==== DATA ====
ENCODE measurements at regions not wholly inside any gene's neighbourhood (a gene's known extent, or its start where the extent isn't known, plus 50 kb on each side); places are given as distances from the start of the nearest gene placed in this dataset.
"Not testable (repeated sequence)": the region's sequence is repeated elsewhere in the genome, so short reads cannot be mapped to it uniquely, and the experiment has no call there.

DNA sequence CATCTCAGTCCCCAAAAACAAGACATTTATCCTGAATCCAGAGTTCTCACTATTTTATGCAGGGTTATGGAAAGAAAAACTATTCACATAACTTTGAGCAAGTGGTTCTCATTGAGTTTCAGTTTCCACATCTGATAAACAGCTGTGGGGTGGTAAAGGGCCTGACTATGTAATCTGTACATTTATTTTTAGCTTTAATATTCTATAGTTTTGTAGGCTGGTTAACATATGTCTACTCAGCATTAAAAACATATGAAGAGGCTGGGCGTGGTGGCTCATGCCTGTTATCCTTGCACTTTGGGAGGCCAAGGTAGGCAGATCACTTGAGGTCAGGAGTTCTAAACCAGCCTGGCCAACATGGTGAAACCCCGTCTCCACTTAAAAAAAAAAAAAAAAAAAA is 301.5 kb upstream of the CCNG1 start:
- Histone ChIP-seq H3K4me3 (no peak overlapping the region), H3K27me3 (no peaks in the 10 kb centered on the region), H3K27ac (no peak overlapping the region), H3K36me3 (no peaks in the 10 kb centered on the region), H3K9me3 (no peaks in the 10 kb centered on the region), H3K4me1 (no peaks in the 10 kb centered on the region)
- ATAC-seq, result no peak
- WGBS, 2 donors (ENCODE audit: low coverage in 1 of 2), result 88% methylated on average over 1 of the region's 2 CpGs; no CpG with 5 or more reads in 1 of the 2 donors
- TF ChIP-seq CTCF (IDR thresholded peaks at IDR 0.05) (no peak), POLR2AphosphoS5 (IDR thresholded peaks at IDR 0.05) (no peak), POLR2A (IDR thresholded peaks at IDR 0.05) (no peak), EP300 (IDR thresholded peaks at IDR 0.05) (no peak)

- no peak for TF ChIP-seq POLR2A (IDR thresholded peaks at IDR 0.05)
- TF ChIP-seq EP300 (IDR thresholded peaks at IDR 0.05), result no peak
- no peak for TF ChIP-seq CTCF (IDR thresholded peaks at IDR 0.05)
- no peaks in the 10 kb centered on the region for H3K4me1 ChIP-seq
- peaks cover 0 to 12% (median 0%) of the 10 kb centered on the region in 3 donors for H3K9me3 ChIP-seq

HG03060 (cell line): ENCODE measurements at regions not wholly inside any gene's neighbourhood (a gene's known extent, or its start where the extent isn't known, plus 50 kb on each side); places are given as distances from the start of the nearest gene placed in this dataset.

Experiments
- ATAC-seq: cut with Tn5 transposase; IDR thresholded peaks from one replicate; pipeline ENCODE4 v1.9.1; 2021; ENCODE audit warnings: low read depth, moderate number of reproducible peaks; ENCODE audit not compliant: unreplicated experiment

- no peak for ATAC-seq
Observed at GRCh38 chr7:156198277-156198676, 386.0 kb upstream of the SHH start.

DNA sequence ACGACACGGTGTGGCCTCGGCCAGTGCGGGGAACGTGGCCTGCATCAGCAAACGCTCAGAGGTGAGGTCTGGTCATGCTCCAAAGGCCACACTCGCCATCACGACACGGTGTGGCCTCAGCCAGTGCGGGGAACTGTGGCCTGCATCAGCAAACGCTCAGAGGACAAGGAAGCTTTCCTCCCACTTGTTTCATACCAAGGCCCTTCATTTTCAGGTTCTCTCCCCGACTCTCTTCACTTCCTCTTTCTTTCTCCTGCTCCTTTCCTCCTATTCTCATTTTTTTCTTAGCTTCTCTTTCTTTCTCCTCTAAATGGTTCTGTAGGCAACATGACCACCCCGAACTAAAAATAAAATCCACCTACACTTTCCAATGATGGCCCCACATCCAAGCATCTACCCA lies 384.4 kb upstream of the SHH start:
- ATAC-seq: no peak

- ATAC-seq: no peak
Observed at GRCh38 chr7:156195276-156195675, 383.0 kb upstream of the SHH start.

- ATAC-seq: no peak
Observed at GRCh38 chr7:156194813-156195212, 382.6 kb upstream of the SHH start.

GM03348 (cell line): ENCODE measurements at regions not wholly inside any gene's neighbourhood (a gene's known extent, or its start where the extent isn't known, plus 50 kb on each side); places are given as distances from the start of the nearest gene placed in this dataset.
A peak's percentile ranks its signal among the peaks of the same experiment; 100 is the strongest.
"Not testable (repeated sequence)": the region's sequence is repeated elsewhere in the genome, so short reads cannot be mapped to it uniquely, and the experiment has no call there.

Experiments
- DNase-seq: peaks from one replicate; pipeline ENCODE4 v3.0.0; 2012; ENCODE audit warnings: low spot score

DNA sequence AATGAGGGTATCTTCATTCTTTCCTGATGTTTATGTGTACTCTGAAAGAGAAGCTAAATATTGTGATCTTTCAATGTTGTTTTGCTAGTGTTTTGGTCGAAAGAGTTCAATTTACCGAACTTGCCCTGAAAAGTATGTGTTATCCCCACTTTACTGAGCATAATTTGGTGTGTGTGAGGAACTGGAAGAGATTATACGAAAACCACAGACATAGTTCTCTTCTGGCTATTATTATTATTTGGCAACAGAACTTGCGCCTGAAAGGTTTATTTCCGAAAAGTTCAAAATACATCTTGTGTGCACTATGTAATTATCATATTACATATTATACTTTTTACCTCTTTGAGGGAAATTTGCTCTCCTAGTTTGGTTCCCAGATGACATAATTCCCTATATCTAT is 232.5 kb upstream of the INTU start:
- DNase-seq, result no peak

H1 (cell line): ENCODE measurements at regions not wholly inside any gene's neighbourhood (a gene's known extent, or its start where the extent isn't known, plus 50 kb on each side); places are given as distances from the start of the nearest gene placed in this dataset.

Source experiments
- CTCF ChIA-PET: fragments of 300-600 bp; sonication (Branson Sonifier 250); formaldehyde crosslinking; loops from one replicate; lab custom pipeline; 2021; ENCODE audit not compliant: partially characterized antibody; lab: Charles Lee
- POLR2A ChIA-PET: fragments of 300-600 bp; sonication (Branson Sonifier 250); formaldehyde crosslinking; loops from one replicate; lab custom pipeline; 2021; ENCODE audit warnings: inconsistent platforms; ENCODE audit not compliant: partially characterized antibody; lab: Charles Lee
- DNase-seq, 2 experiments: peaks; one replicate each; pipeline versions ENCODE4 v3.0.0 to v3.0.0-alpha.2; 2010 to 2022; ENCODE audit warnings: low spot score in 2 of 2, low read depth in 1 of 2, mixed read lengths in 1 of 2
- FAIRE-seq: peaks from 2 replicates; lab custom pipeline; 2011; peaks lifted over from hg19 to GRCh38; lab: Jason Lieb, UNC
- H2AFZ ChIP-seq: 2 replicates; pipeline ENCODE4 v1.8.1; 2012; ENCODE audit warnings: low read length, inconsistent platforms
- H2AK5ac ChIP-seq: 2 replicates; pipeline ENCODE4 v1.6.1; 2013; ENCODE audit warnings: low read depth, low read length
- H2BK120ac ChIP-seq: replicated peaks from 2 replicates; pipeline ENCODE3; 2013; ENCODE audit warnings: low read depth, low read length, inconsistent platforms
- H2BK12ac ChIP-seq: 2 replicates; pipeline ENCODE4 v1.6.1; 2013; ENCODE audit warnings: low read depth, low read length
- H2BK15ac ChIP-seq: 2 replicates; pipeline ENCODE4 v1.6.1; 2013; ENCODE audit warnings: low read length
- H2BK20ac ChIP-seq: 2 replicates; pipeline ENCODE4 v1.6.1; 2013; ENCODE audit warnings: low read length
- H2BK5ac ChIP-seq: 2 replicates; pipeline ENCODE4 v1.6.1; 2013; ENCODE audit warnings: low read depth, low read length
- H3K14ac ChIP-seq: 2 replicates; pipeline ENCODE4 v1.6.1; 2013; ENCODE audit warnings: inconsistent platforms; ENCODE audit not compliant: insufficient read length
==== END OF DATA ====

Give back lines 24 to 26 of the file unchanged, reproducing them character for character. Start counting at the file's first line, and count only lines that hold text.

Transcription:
GM03348 (cell line): ENCODE measurements at regions not wholly inside any gene's neighbourhood (a gene's known extent, or its start where the extent isn't known, plus 50 kb on each side); places are given as distances from the start of the nearest gene placed in this dataset.
A peak's percentile ranks its signal among the peaks of the same experiment; 100 is the strongest.
"Not testable (repeated sequence)": the region's sequence is repeated elsewhere in the genome, so short reads cannot be mapped to it uniquely, and the experiment has no call there.